In the Journals

Visible light spectroscopy bested Doppler in detecting compromised free flap perfusion

Visible light spectroscopy was noninvasive and reliable in evaluating tissue perfusion compared with hand-held Doppler and clinical examination.

Researchers hypothesized that visible light spectroscopy may be more sensitive and specific in detecting compromised free flap perfusion than previous methods.

They conducted a prospective, controlled trial of the sensitivity, specificity and accuracy of the T-Stat Model 303 VLS oximeter (Spectros Corp). Data for 68 patients with 81 flaps underwent analysis, including information on complications, reoperations, flap failures and tissue oxygen saturation. 

Results showed that 86.4% of the flaps were “either transverse rectus abdominis musculocutaneous or deep inferior epigastric artery perforator flaps,” according to the findings.

Analysis of all flaps indicated a mean tissue oxygen saturation of 56.7% (range, 39.4-72.1). Patient comorbidity or flap type did not result in significant differences for this outcome.

Three flaps required exploration for perfusion abnormality and were subsequently returned to the operating room. However, 100% of these flaps were salvaged.

Visible light spectroscopy proved to be more sensitive, specific and accurate than intermittent Doppler or clinical exam, according to the results. – by Rob Volansky

 

Disclosure: The researchers report no relevant financial disclosures.

Visible light spectroscopy was noninvasive and reliable in evaluating tissue perfusion compared with hand-held Doppler and clinical examination.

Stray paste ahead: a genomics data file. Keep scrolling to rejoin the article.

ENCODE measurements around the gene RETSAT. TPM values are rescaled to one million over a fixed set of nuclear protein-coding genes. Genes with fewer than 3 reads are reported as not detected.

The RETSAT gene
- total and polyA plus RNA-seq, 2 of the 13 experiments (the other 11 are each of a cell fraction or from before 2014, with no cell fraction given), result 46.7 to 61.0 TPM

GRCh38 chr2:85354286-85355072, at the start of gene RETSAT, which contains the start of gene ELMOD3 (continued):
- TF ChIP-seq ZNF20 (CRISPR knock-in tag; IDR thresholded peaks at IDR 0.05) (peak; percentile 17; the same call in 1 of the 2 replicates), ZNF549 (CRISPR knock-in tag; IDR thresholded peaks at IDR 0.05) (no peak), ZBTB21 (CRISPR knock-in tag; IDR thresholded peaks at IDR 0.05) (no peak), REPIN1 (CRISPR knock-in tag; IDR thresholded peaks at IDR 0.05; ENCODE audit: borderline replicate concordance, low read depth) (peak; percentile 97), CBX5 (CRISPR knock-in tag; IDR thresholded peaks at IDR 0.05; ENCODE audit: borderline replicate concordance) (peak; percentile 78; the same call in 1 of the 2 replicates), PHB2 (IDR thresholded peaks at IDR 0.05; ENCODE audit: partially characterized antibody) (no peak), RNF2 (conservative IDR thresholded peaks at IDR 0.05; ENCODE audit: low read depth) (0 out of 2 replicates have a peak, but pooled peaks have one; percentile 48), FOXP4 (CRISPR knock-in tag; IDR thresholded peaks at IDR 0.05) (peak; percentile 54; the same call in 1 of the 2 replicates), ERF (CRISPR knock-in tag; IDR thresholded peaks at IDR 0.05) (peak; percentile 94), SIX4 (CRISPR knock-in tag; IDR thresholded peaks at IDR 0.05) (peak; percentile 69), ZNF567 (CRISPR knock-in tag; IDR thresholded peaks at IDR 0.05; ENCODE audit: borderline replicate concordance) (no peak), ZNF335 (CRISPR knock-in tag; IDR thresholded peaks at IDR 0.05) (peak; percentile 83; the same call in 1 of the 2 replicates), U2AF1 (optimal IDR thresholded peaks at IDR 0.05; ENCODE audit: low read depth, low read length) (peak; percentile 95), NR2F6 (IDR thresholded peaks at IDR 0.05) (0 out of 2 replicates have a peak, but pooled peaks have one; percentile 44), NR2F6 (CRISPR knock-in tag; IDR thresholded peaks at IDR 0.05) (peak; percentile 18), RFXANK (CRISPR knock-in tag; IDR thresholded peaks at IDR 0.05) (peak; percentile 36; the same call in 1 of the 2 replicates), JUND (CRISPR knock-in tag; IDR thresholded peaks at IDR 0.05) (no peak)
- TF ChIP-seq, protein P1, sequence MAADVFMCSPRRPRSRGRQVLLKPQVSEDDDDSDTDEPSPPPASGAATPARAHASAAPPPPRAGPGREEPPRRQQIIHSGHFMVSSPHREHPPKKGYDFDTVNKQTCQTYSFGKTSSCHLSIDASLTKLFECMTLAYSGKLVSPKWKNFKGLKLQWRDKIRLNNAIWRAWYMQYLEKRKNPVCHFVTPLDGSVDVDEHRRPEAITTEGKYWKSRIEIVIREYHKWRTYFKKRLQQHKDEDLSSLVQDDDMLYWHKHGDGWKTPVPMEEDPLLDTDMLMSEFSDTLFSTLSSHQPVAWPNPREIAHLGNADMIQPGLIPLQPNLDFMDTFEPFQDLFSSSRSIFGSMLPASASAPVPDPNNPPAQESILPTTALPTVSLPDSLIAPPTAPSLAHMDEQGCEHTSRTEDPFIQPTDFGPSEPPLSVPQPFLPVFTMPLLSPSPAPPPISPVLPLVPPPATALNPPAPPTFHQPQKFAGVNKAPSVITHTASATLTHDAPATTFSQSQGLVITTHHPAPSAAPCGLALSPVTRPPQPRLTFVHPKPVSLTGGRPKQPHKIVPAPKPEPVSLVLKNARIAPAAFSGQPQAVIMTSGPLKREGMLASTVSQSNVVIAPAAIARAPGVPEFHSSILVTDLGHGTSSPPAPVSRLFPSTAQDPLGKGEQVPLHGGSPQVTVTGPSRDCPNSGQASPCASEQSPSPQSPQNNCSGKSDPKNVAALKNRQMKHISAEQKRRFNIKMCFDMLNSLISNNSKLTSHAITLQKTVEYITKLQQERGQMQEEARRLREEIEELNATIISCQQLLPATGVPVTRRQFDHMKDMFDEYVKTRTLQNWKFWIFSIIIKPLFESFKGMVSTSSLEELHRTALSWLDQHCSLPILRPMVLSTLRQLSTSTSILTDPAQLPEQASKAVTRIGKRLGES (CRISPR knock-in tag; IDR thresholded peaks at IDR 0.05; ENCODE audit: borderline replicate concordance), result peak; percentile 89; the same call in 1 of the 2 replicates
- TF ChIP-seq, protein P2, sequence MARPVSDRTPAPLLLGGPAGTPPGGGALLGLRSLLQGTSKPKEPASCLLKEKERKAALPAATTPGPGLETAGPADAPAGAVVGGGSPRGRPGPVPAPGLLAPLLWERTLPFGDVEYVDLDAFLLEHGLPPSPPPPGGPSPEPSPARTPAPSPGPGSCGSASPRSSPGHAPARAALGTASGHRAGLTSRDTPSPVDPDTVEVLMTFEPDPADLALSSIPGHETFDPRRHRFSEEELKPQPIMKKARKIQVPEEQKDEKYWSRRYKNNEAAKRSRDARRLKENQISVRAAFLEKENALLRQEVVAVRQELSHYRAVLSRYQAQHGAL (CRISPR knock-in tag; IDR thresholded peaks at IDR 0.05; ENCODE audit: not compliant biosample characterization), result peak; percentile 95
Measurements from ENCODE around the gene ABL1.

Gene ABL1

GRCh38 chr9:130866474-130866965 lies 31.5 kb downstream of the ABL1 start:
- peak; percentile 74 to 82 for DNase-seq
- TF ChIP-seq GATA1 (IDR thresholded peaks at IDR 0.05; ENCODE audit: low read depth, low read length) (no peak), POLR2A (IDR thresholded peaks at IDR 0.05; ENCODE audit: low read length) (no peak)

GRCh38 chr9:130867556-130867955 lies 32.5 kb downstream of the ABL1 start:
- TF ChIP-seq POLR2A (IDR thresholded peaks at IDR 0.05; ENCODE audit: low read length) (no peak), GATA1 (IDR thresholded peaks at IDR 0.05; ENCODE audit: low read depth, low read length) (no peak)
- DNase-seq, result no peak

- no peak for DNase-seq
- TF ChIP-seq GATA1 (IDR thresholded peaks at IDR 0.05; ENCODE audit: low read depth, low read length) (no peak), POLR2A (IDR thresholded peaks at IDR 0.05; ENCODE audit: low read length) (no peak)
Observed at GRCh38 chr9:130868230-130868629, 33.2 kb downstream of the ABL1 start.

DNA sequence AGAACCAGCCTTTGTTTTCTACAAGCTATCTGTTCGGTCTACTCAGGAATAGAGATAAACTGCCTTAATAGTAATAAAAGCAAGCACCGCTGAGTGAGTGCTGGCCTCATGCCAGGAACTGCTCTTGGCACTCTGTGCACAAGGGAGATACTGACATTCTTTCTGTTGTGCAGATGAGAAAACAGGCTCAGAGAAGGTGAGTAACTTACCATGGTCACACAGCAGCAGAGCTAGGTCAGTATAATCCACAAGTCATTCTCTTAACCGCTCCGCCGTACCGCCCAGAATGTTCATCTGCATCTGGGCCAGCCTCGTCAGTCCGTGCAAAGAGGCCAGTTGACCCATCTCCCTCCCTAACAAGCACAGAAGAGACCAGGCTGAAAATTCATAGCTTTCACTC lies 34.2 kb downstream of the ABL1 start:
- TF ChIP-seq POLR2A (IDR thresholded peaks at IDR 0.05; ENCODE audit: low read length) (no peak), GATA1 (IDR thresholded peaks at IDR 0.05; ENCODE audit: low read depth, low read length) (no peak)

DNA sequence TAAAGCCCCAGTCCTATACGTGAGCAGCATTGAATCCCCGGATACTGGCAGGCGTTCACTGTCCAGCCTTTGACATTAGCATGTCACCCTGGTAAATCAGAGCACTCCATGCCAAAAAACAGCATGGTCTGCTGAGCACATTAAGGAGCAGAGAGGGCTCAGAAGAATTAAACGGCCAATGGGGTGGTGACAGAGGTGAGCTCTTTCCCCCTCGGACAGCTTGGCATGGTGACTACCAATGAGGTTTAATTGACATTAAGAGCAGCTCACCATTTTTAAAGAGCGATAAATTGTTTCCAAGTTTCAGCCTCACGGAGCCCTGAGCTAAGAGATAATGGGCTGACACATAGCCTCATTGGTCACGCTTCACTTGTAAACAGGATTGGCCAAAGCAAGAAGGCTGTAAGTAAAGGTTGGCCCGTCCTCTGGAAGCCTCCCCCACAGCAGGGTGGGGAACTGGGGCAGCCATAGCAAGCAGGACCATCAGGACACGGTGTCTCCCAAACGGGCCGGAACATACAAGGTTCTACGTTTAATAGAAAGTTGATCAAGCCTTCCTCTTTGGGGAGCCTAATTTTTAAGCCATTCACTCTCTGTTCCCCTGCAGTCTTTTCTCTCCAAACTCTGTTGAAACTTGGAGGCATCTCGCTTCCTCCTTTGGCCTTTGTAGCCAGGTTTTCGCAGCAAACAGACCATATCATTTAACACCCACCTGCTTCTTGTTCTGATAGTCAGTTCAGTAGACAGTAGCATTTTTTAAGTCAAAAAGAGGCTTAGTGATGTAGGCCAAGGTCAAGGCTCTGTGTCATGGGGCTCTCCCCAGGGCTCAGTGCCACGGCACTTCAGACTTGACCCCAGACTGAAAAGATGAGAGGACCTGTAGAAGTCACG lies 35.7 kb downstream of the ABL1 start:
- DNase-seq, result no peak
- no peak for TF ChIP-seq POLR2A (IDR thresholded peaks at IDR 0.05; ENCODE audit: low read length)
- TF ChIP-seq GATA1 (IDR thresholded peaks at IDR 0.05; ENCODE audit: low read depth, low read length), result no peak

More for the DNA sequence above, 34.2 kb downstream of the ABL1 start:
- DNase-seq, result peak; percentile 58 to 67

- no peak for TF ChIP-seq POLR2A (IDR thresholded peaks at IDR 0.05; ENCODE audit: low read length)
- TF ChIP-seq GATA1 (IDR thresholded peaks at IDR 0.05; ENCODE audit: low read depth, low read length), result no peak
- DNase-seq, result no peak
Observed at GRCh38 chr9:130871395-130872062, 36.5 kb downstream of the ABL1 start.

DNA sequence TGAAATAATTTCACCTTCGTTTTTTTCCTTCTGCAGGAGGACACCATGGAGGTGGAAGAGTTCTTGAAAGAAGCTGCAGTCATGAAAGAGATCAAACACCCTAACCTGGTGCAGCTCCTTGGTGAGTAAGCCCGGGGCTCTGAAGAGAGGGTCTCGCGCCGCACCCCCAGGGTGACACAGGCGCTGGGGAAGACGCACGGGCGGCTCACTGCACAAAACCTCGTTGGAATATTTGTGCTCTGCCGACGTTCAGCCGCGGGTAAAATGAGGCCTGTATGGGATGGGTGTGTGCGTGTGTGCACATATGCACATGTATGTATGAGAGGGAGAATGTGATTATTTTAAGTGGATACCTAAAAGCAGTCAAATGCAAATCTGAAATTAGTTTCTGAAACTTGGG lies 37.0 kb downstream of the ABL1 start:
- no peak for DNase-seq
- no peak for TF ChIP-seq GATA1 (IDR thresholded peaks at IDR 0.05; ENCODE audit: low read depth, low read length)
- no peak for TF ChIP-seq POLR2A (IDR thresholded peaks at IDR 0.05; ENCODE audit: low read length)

Researchers hypothesized that visible light spectroscopy may be more sensitive and specific in detecting compromised free flap perfusion than previous methods.

They conducted a prospective, controlled trial of the sensitivity, specificity and accuracy of the T-Stat Model 303 VLS oximeter (Spectros Corp). Data for 68 patients with 81 flaps underwent analysis, including information on complications, reoperations, flap failures and tissue oxygen saturation. 

Results showed that 86.4% of the flaps were “either transverse rectus abdominis musculocutaneous or deep inferior epigastric artery perforator flaps,” according to the findings.

Analysis of all flaps indicated a mean tissue oxygen saturation of 56.7% (range, 39.4-72.1). Patient comorbidity or flap type did not result in significant differences for this outcome.

Three flaps required exploration for perfusion abnormality and were subsequently returned to the operating room. However, 100% of these flaps were salvaged.

Visible light spectroscopy proved to be more sensitive, specific and accurate than intermittent Doppler or clinical exam, according to the results. – by Rob Volansky

 

Disclosure: The researchers report no relevant financial disclosures.